Numero sign

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Numero sign
Punctuation
apostrophe   '
brackets [ ]  ( )  { }  ⟨ ⟩
colon :
comma ,  ،  
dash ‒  –  —  ―
ellipsis   ...  . . .
exclamation mark  !
full stop, period .
guillemets ‹ ›  « »
hyphen
hyphen-minus -
question mark  ?
quotation marks ‘ ’  “ ”  ' '  " "
semicolon ;
slash, stroke, solidus /  
Word dividers
interpunct ·
space     
General typography
ampersand &
asterisk *
at sign @
backslash \
bullet
caret ^
dagger † ‡
degree °
ditto mark
inverted exclamation mark ¡
inverted question mark ¿
number sign, pound, hash, octothorpe #
numero sign
obelus ÷
multiplication sign ×
ordinal indicator º ª
percent, per mil  % ‰
plus and minus + −
equals sign =
basis point
pilcrow
prime     
section sign §
tilde ~
underscore, understrike _
vertical bar, pipe, broken bar |    ¦
Intellectual property
copyright ©
sound-recording copyright
registered trademark ®
service mark
trademark
Currency
currency sign ¤

฿¢$ƒ£ ¥

Uncommon typography
asterism
hedera
index, fist
interrobang
irony punctuation
lozenge
note
tie
Related
In other scripts

The numero sign or numero symbol, (also represented as , No, No. or no.,[1] plural Nos. or nos.[2]), is a typographic abbreviation of the word number(s) indicating ordinal numeration, especially in names and titles. For example, with the numero sign, the written long-form of the address "Number 22 Acacia Avenue" is shortened to "№ 22 Acacia Avenue", yet both forms are spoken long.

Typographically, the numero sign combines the upper-case Latin letter N with a usually superscript lower-case letter o, sometimes underlined, resembling the masculine ordinal indicator. In Unicode, the character is U+2116 NUMERO SIGN (HTML №).[3]

The Oxford English Dictionary derives the numero sign from Latin numero, the ablative form of numerus ("number", with the ablative denotations of: "by the number, with the number"). In Romance languages, the numero sign is understood as an abbreviation of the word for "number", e.g. Italian numero, French numéro, and Catalan, Galician, Portuguese and Spanish número.[4]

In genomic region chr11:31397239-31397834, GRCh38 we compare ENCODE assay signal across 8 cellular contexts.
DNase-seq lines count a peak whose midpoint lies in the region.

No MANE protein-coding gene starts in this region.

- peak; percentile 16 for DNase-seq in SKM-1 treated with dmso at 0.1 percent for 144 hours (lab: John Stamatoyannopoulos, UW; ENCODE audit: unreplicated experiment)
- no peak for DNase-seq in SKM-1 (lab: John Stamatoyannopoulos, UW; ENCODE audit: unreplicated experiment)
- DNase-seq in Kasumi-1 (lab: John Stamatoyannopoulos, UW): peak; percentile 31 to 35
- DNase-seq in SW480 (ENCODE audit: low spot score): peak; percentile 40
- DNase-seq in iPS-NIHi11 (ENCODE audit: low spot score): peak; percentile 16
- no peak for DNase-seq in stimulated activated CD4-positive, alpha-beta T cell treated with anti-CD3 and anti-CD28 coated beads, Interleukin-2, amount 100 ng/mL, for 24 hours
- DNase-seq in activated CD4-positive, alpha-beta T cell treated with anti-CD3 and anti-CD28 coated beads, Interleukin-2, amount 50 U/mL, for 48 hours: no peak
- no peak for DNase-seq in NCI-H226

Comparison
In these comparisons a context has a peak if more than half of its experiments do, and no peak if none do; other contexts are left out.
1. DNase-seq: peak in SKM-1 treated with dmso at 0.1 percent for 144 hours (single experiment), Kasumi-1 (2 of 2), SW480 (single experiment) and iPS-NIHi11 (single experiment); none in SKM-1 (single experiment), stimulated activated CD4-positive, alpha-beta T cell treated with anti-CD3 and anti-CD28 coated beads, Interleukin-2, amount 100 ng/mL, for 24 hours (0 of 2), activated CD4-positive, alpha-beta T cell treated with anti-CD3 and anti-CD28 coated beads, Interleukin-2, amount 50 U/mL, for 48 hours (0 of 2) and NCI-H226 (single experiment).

Usages[edit]

The numero sign, despite its widespread usage internationally, is not a standard alphabetic symbol in virtually any European language.

English[edit]

In English, the abbreviation "No." of "numero" is often used in place of the word "number". In American English the hash # is used as a prefix to designate numbers, and at the end of a number to designate pounds in some publications.[5] In online usage, the hash may cause complications because of its usage for hashtags and HTML anchors, a complication not present with the numero sign (thus the numero sign can be used in places the hash cannot).

French[edit]

The numero symbol is not in common use in France and does not appear on a standard AZERTY keyboard. Instead, the French Imprimerie nationale recommends the use of the form "no" (an "n" followed by a superscript lowercase "o"). The plural form "nos" can also be used.[6] In practice, the "o" is often replaced by the degree symbol (°), which is visually similar to the superscript "o" and is easily accessible on an AZERTY keyboard.

Spanish[edit]

The numero sign is not typically used in Spanish, and it is not present on standard keyboard layouts. According to the Real Academia Española[7] and the Fundéu BBVA,[8] the word número (number) is abbreviated per the Spanish typographic convention of letras voladas ("flying letters"). The first letter(s) of the word to be abbreviated are followed by a period; then, the final letter(s) of the word are written as lower-case superscripts. This gives the abbreviations n.o (singular) and n.os (plural). The abbreviation "no." is not used, because it might be mistaken for the Spanish word no (no). Furthermore, nro. and núm. are also acceptable abbreviations for número.

Portuguese[edit]

Portuguese orthographic rules don't allow the usage of , because, as it is an abbreviation, it is necessary to place a period before the superscript O: n.o ( plural, n.os. The superscript letters can also be underlined, though this usage is optional and less frequent. A common mistake is to write 'no' or 'no.'. Another reason why is not acceptable is that the abbreviation for número is normally not used in a context which requires the capital N (i.e. a title, the beginning of a sentence), and so the abbreviation should be able to be written in lowercase. Furthermore, 'no.' is unacceptable as an abbreviation because it might be confused with no (a contraction of em (in) and o (the), the masculine singular definite article). Another acceptable abbreviation for número is núm..